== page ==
The Other Elephant in the Room: Funding public interest news By Justin Schlosberg

9 July 2013 — New Left Project

As we reflect on the post-Leveson political furore, it is worth recalling Stuart Hall’s maxim that it is the way in which public problems are defined – rather than their proposed solutions – which exemplifies the exercise of real power in advanced capitalist democracies. 

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Leveson’s Punch and Judy show on the press masks ‘hacking’ on a scale you can barely imagine By John Pilger

6 December 2012 — John Pilger

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In the week Lord Leveson published almost a million words about his inquiry into the “culture, practice and ethics” of Britain‘s corporate press, two illuminating books about media and freedom were also published. Their contrast with the Punch and Judy show staged by Leveson is striking.

For 36 years, Project Censored, based in California, has documented critically important stories unreported or suppressed by the media most Americans watch or read. This year’s report is 013: Dispatches from the media revolution by Mickey Huff and Andy Lee Roth (Seven Stories Press). They describe the omissions of “mainstream” journalism as “history in the un-making”. Unlike Leveson, their investigation demonstrates the sham of a system claiming to be free. Among their top 25 censored stories are these:

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Leveson and Leviathan, or What the Papers Won’t Say By Dan Hind

29 November 2012 — Return of the Public

Journalists and their editors have an unusual privilege. As brokers of public speech they largely determine how the world beyond our immediate experience appears to us. They decide what matters and who to take seriously. This privilege is particularly pronounced when it comes to their own trade, where, after all, they have firsthand knowledge. And they do not like to let outsiders in on the process, if they can help it. The anthropologist Georgina Born describes in her book Uncertain Vision a 1997 conversation with Jim Gray and Jeremy Paxman of Newsnight: Continue reading

Leveson and Leviathan, or What the Papers Won’t Say By Dan Hind

29 November 2012 — Return of the Public

Journalists and their editors have an unusual privilege. As brokers of public speech they largely determine how the world beyond our immediate experience appears to us. They decide what matters and who to take seriously. This privilege is particularly pronounced when it comes to their own trade, where, after all, they have firsthand knowledge. And they do not like to let outsiders in on the process, if they can help it. The anthropologist Georgina Born describes in her book Uncertain Vision a 1997 conversation with Jim Gray and Jeremy Paxman of Newsnight: Continue reading

Government bought and sold by Murdoch’s News Corp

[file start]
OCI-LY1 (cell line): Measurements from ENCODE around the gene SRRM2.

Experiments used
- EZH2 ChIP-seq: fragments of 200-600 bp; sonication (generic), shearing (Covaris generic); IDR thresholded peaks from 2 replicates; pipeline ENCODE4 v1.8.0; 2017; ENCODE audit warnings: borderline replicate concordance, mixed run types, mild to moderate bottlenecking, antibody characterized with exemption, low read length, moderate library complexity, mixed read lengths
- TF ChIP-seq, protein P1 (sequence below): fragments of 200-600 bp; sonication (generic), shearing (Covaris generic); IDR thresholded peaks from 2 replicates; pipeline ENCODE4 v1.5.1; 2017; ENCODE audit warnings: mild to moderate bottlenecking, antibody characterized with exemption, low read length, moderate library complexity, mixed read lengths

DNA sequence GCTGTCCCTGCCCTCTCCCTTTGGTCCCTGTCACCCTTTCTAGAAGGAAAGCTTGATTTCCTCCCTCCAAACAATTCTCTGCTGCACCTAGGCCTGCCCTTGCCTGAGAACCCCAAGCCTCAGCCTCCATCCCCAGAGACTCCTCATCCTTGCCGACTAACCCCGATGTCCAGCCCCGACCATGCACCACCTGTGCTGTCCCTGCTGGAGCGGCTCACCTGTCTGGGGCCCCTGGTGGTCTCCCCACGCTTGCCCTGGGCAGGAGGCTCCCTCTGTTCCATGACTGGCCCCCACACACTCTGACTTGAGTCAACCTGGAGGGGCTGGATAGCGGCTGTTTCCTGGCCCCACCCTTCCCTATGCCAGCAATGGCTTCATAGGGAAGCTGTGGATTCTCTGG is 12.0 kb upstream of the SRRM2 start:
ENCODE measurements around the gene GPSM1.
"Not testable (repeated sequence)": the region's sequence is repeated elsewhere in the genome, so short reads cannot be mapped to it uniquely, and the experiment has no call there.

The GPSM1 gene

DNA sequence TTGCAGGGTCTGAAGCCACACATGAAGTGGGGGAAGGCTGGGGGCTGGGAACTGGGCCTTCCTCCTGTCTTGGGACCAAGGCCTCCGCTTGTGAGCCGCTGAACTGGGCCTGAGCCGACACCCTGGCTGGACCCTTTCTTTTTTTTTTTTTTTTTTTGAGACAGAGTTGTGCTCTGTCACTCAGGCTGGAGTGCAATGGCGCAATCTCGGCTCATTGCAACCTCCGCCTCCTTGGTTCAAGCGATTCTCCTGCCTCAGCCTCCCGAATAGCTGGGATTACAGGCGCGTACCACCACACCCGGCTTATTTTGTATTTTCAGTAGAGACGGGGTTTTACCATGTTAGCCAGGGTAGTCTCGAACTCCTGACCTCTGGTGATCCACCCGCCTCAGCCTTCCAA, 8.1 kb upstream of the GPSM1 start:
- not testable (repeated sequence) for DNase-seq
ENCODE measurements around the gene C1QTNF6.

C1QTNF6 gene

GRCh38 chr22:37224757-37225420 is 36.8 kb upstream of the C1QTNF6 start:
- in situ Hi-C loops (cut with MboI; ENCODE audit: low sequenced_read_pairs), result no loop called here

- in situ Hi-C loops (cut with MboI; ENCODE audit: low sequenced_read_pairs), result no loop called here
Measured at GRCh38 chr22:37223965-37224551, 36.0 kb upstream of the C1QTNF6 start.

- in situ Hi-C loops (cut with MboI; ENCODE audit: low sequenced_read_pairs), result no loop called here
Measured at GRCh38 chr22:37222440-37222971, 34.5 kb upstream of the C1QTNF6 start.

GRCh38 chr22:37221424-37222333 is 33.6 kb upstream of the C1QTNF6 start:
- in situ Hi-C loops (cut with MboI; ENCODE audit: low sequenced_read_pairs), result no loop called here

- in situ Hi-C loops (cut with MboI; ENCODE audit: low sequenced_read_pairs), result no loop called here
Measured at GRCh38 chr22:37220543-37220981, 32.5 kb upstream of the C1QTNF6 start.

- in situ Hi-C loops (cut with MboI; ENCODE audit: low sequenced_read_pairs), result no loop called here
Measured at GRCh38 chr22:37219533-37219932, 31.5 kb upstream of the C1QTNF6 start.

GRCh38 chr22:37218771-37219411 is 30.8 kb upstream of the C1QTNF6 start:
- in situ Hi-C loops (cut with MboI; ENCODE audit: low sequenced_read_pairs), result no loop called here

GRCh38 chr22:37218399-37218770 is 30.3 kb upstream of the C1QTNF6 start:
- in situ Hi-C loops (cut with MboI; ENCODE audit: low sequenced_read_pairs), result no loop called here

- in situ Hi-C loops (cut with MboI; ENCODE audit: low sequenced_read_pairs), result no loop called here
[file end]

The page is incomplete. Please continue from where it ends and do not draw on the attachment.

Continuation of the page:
27 February 2012

This from Channel 4‘s email today;

Corruption across Whitehall! Three words I never expected to put in one sentence, but the evidence of Deputy Assistant Commissioner Sue Akers from Scotland Yard at the Leveson Inquiry is complete dynamite. DAC Akers is leading the investigation into allegations that employees of Rupert Murdoch‘s News International ran a covert, systemic operation in which they paid huge sums to public officials in the police, the military, the Department of Health and many other areas of Whitehall. The payments were dressed up and in at least one case involved sums as high as £80,000.

Three words John Snow never expected to hear in one sentence, “Corruption across Whitehall”? Who is he kidding! We have a government owned, lock, stock and smoking barrel by big business. Corruption is rife at every level.

Media: The Leveson Inquiry: Should We Care? By Des Freedman

2 September 2011 — New Left Project

I have written elsewhere that the aftermath of the phone hacking scandal and the establishment of the Leveson Inquiry, ‘is a hugely significant moment both for the British media and for British democracy’ and that ‘the spell of media power is facing its most serious challenge to date’. Given that official inquiries rarely generate genuinely radical proposals and we have seen no evidence that press proprietors and media executives are willing to give up their privileged positions, was this simply wishful thinking? The evidence, I would suggest, is mixed.

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New moves by British parliament to shield the Murdochs By Robert Stephens

30 July 2011 — WSWS

On Friday, members of Parliament’s Commons Culture Select Committee voted against recalling News Corporation Chairman James Murdoch to give more evidence on phone hacking and police corruption. Labour MP Tom Watson had called on Murdoch, the son of international media mogul Rupert Murdoch, and two ex-News of the World executives, former editor Colin Myler and the newspaper’s ex-legal manager Tom Crone, to appear.

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